My involvement with the Nottinghamshire Wildlife Trust began this summer, when I was invited to speak at the Nottingham Environment Conference on the Community Engagement panel. After plenty of preparation and lots of deep breaths, I felt ready to speak on behalf of students at the University of Nottingham, especially those belonging to the Sustainability Society. I tried my best to represent everyone well, emphasising the critical impact that young people can have, and are having, in the environmental movement.
Having survived that nerve-wracking experience, I felt prepared to act as President of the society this year! My mission is to make environmentalism wholly inclusive and emphasise the range of benefits, so that as many students as possible can start living sustainably.
Sustainability Society hosts a range of social events to build a community and promote the mental health benefits of connecting with the environment. We also run creative workshops, screen documentaries, go on trips, host external speakers and engage in wider campaigns through debating issues on the university radio and joining local protests. We often collaborate with other societies as well as external organisations, for example, we are spending the year fundraising for a student-run social enterprise called Foodprint (which I also help to run)! Foodprint accepts donations of food that would otherwise be discarded and redistributes it to breakfast clubs, retirement homes and charities, or sells it through its social supermarket to combat both food waste and poverty. This year, having already almost tripled our previous membership, I believe the Sustainability Society has proven an inspiring testament to the strength of the youth environmental movement!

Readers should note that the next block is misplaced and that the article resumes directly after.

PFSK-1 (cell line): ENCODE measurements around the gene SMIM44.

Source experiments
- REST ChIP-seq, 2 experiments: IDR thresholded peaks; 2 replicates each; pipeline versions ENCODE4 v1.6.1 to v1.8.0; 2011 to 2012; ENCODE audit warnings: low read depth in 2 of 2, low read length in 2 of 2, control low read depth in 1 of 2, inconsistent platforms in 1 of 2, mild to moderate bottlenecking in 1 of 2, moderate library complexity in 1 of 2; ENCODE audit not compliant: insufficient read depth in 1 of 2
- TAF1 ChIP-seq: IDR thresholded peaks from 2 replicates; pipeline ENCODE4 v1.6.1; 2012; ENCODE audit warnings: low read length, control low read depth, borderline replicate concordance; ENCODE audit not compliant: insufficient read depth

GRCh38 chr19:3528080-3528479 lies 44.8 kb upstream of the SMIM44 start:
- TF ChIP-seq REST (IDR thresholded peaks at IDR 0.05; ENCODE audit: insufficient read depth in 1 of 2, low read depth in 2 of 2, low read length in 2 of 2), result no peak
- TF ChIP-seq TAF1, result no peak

Aside from my activities at university, I have loved volunteering with the Wildlife Trust as part of the Communications and Marketing team. Contributing to the spread of environmental initiatives across Nottingham has been really valuable to me, as I have been able to contribute to my city’s development as well as that of my university.
Georgia Cavanagh at the Capital One green Christmas event volunteering with Nottinghamshire Wildlife Trust
In the run up to Christmas, I want to promote ways in which people can make their holiday season as environmentally-friendly as they can. For example, in gift-giving - aside from not using wrapping paper (couldn’t newspaper be okay instead?), what eco-warrior wouldn’t love to receive an adoption of an adorable endangered animal, or some zero-waste essentials? If you’re buying for someone who’s not an outright warrior, wouldn’t they appreciate a home-made gift such as handmade soap, or a locally-made piece of art? And decorating your house with real branches and berries is not only resourceful but more authentic than anything store-bought!
Other ideas to help the environment over the festive break:
- Food - buy local and organic produce whenever possible, don’t buy more than you need, compost any waste you produce or create meals from your leftovers using zero-waste recipes through: www.lovefoodhatewaste.com!
- Staying warm - use Christmas jumpers and blankets instead of heating!
- Don’t give into the consumerism of things like Boxing Day, or all the single-use items marketed throughout the holiday period. Instead, go for reusable Christmas ‘essentials’ such as a potted tree that you can leave out in the garden and use again (both taking carbon out of the atmosphere and avoiding the negative impacts of artificial tree production!), use refillable crackers and advent calendars!
- Make your own, or get soy or beeswax candles, instead of paraffin-based ones that are not only pollutants but can be detrimental to your health!
More ideas on how to have an eco-Christmas can be seen on this website too.
To find out more about the Sustainability Society and to get involved, you can find us on our university’s Students Union page, or follow us on our social media channels. We are always happy to form new partnerships, so get in contact by email if you have any ideas!